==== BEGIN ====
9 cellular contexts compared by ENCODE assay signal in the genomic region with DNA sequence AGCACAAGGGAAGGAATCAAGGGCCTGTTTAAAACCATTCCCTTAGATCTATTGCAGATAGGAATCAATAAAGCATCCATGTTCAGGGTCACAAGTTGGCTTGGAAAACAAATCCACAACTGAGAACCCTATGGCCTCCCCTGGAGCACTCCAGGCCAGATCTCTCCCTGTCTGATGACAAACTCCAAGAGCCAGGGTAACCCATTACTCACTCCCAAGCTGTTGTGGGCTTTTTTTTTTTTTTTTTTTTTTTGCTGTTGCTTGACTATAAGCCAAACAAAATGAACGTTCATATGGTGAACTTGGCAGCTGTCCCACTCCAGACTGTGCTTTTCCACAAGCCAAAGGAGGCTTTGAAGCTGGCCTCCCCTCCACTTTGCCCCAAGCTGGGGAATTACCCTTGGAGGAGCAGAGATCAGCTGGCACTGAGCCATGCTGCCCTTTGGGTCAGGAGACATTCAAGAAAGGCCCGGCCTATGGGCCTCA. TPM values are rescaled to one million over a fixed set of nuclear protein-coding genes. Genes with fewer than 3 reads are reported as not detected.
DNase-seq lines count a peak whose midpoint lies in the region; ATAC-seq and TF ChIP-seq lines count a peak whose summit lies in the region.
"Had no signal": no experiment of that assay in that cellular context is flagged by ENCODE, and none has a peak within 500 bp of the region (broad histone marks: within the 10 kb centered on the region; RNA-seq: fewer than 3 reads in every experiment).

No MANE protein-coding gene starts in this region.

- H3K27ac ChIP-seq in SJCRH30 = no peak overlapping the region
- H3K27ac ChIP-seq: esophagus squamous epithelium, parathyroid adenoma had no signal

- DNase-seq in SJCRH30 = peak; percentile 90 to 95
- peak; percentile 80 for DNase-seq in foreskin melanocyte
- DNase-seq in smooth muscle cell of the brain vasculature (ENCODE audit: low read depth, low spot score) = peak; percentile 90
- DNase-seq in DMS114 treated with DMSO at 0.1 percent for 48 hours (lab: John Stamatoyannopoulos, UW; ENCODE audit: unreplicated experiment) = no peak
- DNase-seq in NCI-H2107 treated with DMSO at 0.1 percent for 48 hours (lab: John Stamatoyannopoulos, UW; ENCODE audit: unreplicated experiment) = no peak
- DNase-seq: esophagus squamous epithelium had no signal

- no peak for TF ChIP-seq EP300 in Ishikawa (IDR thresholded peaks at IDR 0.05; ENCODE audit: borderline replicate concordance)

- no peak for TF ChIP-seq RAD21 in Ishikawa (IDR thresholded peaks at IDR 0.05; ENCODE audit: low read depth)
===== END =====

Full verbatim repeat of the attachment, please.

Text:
9 cellular contexts compared by ENCODE assay signal in the genomic region with DNA sequence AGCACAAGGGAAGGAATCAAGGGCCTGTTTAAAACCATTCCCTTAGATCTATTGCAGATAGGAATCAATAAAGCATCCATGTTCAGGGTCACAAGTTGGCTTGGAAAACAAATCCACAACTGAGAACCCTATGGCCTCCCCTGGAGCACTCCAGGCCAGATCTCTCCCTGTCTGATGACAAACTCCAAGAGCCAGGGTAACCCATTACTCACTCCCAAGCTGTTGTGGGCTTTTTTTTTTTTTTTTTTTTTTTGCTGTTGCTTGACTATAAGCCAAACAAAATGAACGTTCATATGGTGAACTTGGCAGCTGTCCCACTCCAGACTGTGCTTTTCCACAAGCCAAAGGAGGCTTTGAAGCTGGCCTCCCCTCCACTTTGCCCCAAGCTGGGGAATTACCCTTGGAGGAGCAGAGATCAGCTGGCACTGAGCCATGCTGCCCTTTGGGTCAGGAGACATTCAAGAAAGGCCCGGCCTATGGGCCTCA. TPM values are rescaled to one million over a fixed set of nuclear protein-coding genes. Genes with fewer than 3 reads are reported as not detected.
DNase-seq lines count a peak whose midpoint lies in the region; ATAC-seq and TF ChIP-seq lines count a peak whose summit lies in the region.
"Had no signal": no experiment of that assay in that cellular context is flagged by ENCODE, and none has a peak within 500 bp of the region (broad histone marks: within the 10 kb centered on the region; RNA-seq: fewer than 3 reads in every experiment).

No MANE protein-coding gene starts in this region.

- H3K27ac ChIP-seq in SJCRH30 = no peak overlapping the region
- H3K27ac ChIP-seq: esophagus squamous epithelium, parathyroid adenoma had no signal

- DNase-seq in SJCRH30 = peak; percentile 90 to 95
- peak; percentile 80 for DNase-seq in foreskin melanocyte
- DNase-seq in smooth muscle cell of the brain vasculature (ENCODE audit: low read depth, low spot score) = peak; percentile 90
- DNase-seq in DMS114 treated with DMSO at 0.1 percent for 48 hours (lab: John Stamatoyannopoulos, UW; ENCODE audit: unreplicated experiment) = no peak
- DNase-seq in NCI-H2107 treated with DMSO at 0.1 percent for 48 hours (lab: John Stamatoyannopoulos, UW; ENCODE audit: unreplicated experiment) = no peak
- DNase-seq: esophagus squamous epithelium had no signal

- no peak for TF ChIP-seq EP300 in Ishikawa (IDR thresholded peaks at IDR 0.05; ENCODE audit: borderline replicate concordance)

- no peak for TF ChIP-seq RAD21 in Ishikawa (IDR thresholded peaks at IDR 0.05; ENCODE audit: low read depth)